Violent Resistance8

Violent resistance is non-controlling violence enacted in the face of intimate terrorism. Thus, the most basic condition for it is finding oneself in an abusive relationship. It will be important for the analysis of violent resistance to be framed developmentally because victims’ coping strategies have been shown to change dramatically as their understanding of what is happening to them changes (Ferraro, 1997). My feeling is that a comprehensive theory of violent resistance will have to deal with three types of such violence, related to a developmental perspective and distinguished in terms of what one might call their “spontaneity.” The first is the violence that happens as an immediate reaction to a violent attack, a type of violence in which one almost automatically “fights fire with fire.” I know of no theory regarding this type of violent resistance.

The second type of violent resistance is a somewhat thoughtful means of resistance to an ongoing terror. In some sense this is violent resistance as one means of coping with intimate terrorism and probably will have to be addressed in the context of theories regarding the coping strategies used by victims of intimate terrorism (J. G. Burke et al., 2001; Carlson, 1997; Ellsberg et al., 2001). We know very little about it, although interviews with women victims of intimate terrorism suggest that about 2/3 do resist with violence in the early stages, but most desist and turn to other means of coping, including planning for an escape.

Finally, there is the violent resistance that consists of lethal attacks on intimate terrorists by their victims. In most cases, this violence is a last desperate means of escape from a hopelessly unbearable situation (Richie, 1996; Walker, 1989).

Mutual Violent Control

Finally, the mutual violent control discussion is likely to have a decidedly different tone. Many of the experts with whom I speak believe that this pattern is not “real,” that it is an artifact of measurement imprecision. In the quantitative research that predominates in published social science, distinguishing between a couple pattern of “intimate terrorism plus violent resistance” and one of mutual violent control (intimate terrorism plus intimate terrorism), hinges in most cases on dichotomized information gathered at one point in time about patterns of control that may be changing rapidly. Put simply, some scholars believe that the small number of cases that seem to represent mutual violent control in what little research has assessed it may be cases of “mistaken identity,” misidentifying the actions of an intimate terrorist and a violent resistor for those of a “mutual” attempt to take general control.


The clear imbalance in theoretical development for the major types of intimate partner violence above is striking. Although the imbalance is to some extent a product of my own background, and to poor planning on my part as I was preparing this paper, I do not think that is the whole story. Because of the almost single-minded focus of feminist researchers on intimate terrorism, and because of the predominance of intimate terrorism in the agency samples that are the source of most qualitative research in this area, what we know most about is intimate terrorism. We desperately need good qualitative research on the interpersonal processes that produce situational couple violence and violent resistance. I do not believe that the large scale survey research and correlational analyses that are now the primary business of social scientists will ever provide the insights necessary to develop adequate theories of these types of violence.

When I submitted my proposal for this paper, I did it with the idea that this deadline would force me to get my act together to develop serious theoretical statements regarding the three major types of intimae partner violence. The task was much more complex than even I had thought, and I don’t think I have even come close to finishing the journey I set out on. I plan to continue to work on various pieces of these puzzles, and I hope that some of the ideas presented here will encourage others to do the same.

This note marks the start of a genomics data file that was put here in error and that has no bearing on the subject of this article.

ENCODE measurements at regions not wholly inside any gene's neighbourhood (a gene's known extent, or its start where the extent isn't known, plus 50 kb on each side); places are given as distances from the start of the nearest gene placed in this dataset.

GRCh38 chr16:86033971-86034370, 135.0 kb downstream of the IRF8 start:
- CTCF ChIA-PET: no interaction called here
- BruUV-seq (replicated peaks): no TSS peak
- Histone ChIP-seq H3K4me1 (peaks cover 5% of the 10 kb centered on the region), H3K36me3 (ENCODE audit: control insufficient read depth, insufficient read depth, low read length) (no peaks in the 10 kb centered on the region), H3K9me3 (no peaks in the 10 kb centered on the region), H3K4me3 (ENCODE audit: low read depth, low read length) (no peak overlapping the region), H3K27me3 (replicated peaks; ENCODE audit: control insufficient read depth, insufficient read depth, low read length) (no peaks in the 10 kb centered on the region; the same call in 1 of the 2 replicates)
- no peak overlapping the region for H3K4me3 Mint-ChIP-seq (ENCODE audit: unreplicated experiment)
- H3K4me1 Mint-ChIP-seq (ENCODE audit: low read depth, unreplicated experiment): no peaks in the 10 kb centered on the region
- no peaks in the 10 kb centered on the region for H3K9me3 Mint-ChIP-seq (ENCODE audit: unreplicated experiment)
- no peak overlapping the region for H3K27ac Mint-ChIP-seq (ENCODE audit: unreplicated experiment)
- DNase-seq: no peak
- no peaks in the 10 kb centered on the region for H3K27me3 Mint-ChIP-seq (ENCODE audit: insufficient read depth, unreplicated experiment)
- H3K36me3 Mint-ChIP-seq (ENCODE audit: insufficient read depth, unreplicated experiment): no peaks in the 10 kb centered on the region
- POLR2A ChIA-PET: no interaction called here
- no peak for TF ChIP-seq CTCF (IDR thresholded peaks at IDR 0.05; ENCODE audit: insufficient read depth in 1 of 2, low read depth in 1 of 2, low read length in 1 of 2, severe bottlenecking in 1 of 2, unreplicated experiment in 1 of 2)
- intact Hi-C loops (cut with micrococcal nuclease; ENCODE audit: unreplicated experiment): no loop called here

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The Power and Control Wheel

1 This really is a working paper, laying out ideas that are not particularly well thought out but that seem promising to me.

2 I use “him” because in heterosexual relationships intimate terrorism is perpetrated almost entirely by men. We have almost no information about the incidence of intimate terrorism in same-sex relationships, other than that it does occur (Island & Letellier, 1991; Renzetti, 1992; Renzetti & Miley, 1996).

3 I could use some help here from colleagues who are more familiar with these literatures than I am.

4 If I am wrong about this lacuna, I would be most happy to have references to work that does make the connection.

5 One of the theoretical strategies that I employ here that requires serious scrutiny involves constantly moving back-and-forth between the macro and micro levels of analysis. This can, of course, produce serious errors of analysis if done thoughtlessly, as when the macro analysis of the benefits of rape for all men (because the self-protective measures taken by women work to the benefit of all men) is moved to the interpersonal level (as in men rape particular women in order to control women in general). This is the mistake made by Brownmiller (1975) in her otherwise brilliant analysis of rape. I would appreciate any feedback you can give me on the similarities or differences among the various macro and micro processes to which I will refer. For example, at the macro level intimate terrorism may have a benefit for the dominant group similar to one of the macro benefits of lynching—the beating of one woman for insubordination can in some sense put all women on notice and the more attention an incident gets from the media, the more widespread the deterrent effect. Thus, even a small amount of intimate terrorism can work to support a patriarchal family system.

6 References on the negative relationship between coercion and love would be helpful here.

7 There is a third problem for this paper—that I haven’t yet had the time to familiarize myself with the wealth of recent work on family conflict and communication. I’m afraid this section of the paper will involve a few of my own thoughts combined with references to some literatures that I believe will be useful sources of theoretical insight.

8 I am fast approaching the page limit for this paper.